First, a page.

“Russian Dolls,” the strange, scattered follow-up to the 2002 summer-in-Barcelona fable “L’auberge espagnole,” is the rare sequel produced by virtue of creative curiosity rather than commercial necessity. In the film, now on DVD, puppy-dog sex symbol Romain Duris reprises the role that helped build his international career as Xavier, an aspiring writer who moves in with a sextet of students from all over Europe for a semester abroad. The original film was a lightweight, modestly entertaining mix-up of classic tropes of self-discovery, and “Russian Dolls” plays like its cynical older sister, a narrative gimmick that makes for an experiment both charming and cloying at different turns.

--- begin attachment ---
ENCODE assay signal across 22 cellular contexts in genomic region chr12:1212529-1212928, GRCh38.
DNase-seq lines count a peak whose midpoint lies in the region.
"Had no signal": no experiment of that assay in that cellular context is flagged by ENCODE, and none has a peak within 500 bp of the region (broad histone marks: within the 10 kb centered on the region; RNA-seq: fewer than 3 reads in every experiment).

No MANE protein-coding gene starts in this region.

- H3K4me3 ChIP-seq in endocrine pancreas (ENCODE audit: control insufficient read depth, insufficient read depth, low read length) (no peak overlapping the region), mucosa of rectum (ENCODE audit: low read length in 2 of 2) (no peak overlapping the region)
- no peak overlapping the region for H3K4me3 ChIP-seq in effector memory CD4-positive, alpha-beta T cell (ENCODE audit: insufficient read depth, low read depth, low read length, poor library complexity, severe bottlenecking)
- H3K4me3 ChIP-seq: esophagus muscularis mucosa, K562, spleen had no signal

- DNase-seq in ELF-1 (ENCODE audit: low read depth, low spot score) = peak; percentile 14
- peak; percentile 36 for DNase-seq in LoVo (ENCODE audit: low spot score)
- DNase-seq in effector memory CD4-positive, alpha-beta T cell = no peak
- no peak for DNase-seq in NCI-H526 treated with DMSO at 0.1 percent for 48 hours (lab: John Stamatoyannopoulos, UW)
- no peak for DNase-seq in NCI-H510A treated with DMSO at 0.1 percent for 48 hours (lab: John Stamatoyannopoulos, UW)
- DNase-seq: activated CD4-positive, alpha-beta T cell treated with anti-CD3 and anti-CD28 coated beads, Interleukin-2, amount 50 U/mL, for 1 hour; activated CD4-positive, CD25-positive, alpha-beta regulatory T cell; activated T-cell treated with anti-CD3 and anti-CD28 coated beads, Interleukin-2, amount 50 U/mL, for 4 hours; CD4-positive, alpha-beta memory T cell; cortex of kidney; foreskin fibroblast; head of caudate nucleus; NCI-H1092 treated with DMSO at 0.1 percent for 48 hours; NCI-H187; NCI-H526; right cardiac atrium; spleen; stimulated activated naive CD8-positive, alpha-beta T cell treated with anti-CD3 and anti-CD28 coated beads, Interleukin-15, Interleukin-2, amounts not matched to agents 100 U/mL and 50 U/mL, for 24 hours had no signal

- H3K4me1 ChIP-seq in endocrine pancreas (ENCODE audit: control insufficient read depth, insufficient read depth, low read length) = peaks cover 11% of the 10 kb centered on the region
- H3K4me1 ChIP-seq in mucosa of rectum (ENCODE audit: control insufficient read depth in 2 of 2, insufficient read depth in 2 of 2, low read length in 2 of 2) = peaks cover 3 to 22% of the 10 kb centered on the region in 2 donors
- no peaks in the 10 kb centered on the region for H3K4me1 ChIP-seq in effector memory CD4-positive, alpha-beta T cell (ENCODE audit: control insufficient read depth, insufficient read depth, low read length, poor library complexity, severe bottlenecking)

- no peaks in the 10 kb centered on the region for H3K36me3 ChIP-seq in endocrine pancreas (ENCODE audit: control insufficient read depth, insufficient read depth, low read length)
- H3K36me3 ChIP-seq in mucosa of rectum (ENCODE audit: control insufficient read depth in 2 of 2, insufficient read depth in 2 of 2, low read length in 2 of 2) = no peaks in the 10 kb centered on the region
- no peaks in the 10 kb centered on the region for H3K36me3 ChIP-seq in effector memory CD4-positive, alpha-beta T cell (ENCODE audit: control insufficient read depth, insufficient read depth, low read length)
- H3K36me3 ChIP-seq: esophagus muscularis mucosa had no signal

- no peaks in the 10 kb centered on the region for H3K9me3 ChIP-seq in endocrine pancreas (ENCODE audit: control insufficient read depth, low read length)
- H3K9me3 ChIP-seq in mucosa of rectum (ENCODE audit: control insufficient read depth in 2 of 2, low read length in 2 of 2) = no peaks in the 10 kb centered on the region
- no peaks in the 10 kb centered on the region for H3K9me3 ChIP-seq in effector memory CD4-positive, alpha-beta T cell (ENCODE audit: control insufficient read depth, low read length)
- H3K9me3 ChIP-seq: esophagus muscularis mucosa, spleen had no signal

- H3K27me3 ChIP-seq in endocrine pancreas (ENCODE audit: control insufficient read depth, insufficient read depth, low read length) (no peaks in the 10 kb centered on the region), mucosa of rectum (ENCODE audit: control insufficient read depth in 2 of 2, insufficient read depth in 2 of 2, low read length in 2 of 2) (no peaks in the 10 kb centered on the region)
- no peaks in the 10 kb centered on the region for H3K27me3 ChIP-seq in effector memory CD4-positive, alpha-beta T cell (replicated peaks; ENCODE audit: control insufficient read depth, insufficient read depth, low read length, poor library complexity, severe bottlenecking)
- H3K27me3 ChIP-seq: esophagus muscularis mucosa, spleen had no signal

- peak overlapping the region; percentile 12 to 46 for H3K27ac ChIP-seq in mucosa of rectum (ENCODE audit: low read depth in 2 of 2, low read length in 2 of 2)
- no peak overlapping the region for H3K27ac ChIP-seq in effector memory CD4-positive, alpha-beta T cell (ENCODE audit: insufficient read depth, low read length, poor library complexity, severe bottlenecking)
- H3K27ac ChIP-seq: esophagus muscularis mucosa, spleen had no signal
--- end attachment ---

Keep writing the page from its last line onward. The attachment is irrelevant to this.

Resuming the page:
Morgan Morel
Nothing offsets a strong jaw like Baroque architechture. (Courtesy of IFC)

In the film, Xavier, our mawkish but endearing hero, is pushing 30, and he feels the age in its every essence. His career has gone nowhere – his first novel remains hopelessly unfinished, and his lone professional writing credit is on a soap opera – and his maudlin romantic pursuits typically end in sex and a quick exit (and not just on his part). He still sees his former lover Martine (Audrey Tautou, a good sport in a nothing role) and sometimes babysits her young son, but rejects her advances when she warms up to him again. With the exception of his sometime housemate, a lesbian, he beds just about every woman in sight, from a superstar model to his old roommate Wendy (Kelly Reilly), and he only seems to get a little more pathetic with each flame.

Screenwriter C

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